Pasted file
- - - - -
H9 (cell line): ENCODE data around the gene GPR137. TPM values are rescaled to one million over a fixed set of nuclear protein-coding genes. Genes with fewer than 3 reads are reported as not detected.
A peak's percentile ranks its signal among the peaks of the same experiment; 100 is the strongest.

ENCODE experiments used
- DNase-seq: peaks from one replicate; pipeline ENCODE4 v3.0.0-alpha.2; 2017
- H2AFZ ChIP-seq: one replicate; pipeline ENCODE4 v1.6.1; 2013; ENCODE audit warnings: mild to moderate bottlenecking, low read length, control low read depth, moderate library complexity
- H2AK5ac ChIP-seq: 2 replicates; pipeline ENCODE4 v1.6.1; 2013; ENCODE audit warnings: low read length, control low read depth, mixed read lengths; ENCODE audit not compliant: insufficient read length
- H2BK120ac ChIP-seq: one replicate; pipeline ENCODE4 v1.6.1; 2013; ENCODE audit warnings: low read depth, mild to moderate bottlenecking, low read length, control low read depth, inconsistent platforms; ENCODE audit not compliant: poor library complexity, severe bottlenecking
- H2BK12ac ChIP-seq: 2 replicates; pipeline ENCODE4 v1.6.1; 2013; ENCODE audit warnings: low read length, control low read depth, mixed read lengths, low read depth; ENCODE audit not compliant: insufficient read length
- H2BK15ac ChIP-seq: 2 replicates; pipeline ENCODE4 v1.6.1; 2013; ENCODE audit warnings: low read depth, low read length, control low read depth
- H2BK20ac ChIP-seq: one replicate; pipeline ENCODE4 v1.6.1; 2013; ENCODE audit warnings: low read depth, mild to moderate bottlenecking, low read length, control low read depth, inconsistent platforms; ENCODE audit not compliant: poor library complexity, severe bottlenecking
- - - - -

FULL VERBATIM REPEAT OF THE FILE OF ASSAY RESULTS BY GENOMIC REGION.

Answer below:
H9 (cell line): ENCODE data around the gene GPR137. TPM values are rescaled to one million over a fixed set of nuclear protein-coding genes. Genes with fewer than 3 reads are reported as not detected.
A peak's percentile ranks its signal among the peaks of the same experiment; 100 is the strongest.

ENCODE experiments used
- DNase-seq: peaks from one replicate; pipeline ENCODE4 v3.0.0-alpha.2; 2017
- H2AFZ ChIP-seq: one replicate; pipeline ENCODE4 v1.6.1; 2013; ENCODE audit warnings: mild to moderate bottlenecking, low read length, control low read depth, moderate library complexity
- H2AK5ac ChIP-seq: 2 replicates; pipeline ENCODE4 v1.6.1; 2013; ENCODE audit warnings: low read length, control low read depth, mixed read lengths; ENCODE audit not compliant: insufficient read length
- H2BK120ac ChIP-seq: one replicate; pipeline ENCODE4 v1.6.1; 2013; ENCODE audit warnings: low read depth, mild to moderate bottlenecking, low read length, control low read depth, inconsistent platforms; ENCODE audit not compliant: poor library complexity, severe bottlenecking
- H2BK12ac ChIP-seq: 2 replicates; pipeline ENCODE4 v1.6.1; 2013; ENCODE audit warnings: low read length, control low read depth, mixed read lengths, low read depth; ENCODE audit not compliant: insufficient read length
- H2BK15ac ChIP-seq: 2 replicates; pipeline ENCODE4 v1.6.1; 2013; ENCODE audit warnings: low read depth, low read length, control low read depth
- H2BK20ac ChIP-seq: one replicate; pipeline ENCODE4 v1.6.1; 2013; ENCODE audit warnings: low read depth, mild to moderate bottlenecking, low read length, control low read depth, inconsistent platforms; ENCODE audit not compliant: poor library complexity, severe bottlenecking